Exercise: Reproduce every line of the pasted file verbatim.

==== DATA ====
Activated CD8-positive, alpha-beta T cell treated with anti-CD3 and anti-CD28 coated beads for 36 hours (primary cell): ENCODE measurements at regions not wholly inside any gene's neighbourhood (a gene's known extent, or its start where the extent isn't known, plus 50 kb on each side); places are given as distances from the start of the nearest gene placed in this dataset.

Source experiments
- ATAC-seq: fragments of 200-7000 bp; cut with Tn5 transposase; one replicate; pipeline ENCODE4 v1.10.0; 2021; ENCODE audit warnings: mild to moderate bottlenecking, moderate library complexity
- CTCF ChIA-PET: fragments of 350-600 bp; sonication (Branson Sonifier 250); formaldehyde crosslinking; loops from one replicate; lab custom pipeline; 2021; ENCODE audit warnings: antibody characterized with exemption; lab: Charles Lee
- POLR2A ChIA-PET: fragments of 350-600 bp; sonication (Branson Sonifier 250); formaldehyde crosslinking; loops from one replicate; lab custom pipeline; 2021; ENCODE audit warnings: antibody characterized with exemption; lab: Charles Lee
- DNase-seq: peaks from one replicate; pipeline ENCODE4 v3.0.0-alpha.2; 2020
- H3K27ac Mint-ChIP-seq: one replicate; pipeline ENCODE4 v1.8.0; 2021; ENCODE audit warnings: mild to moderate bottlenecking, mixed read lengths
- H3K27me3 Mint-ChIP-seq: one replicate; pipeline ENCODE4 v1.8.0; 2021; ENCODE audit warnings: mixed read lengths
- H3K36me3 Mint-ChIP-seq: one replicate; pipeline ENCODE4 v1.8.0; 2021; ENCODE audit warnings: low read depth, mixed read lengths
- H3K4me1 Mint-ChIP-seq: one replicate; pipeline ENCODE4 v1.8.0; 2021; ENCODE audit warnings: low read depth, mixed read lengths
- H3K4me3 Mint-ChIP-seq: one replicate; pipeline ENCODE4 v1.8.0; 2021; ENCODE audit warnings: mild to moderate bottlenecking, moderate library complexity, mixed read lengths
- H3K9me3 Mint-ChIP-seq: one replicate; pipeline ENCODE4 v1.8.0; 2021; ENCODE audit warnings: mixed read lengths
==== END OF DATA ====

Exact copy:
Activated CD8-positive, alpha-beta T cell treated with anti-CD3 and anti-CD28 coated beads for 36 hours (primary cell): ENCODE measurements at regions not wholly inside any gene's neighbourhood (a gene's known extent, or its start where the extent isn't known, plus 50 kb on each side); places are given as distances from the start of the nearest gene placed in this dataset.

Source experiments
- ATAC-seq: fragments of 200-7000 bp; cut with Tn5 transposase; one replicate; pipeline ENCODE4 v1.10.0; 2021; ENCODE audit warnings: mild to moderate bottlenecking, moderate library complexity
- CTCF ChIA-PET: fragments of 350-600 bp; sonication (Branson Sonifier 250); formaldehyde crosslinking; loops from one replicate; lab custom pipeline; 2021; ENCODE audit warnings: antibody characterized with exemption; lab: Charles Lee
- POLR2A ChIA-PET: fragments of 350-600 bp; sonication (Branson Sonifier 250); formaldehyde crosslinking; loops from one replicate; lab custom pipeline; 2021; ENCODE audit warnings: antibody characterized with exemption; lab: Charles Lee
- DNase-seq: peaks from one replicate; pipeline ENCODE4 v3.0.0-alpha.2; 2020
- H3K27ac Mint-ChIP-seq: one replicate; pipeline ENCODE4 v1.8.0; 2021; ENCODE audit warnings: mild to moderate bottlenecking, mixed read lengths
- H3K27me3 Mint-ChIP-seq: one replicate; pipeline ENCODE4 v1.8.0; 2021; ENCODE audit warnings: mixed read lengths
- H3K36me3 Mint-ChIP-seq: one replicate; pipeline ENCODE4 v1.8.0; 2021; ENCODE audit warnings: low read depth, mixed read lengths
- H3K4me1 Mint-ChIP-seq: one replicate; pipeline ENCODE4 v1.8.0; 2021; ENCODE audit warnings: low read depth, mixed read lengths
- H3K4me3 Mint-ChIP-seq: one replicate; pipeline ENCODE4 v1.8.0; 2021; ENCODE audit warnings: mild to moderate bottlenecking, moderate library complexity, mixed read lengths
- H3K9me3 Mint-ChIP-seq: one replicate; pipeline ENCODE4 v1.8.0; 2021; ENCODE audit warnings: mixed read lengths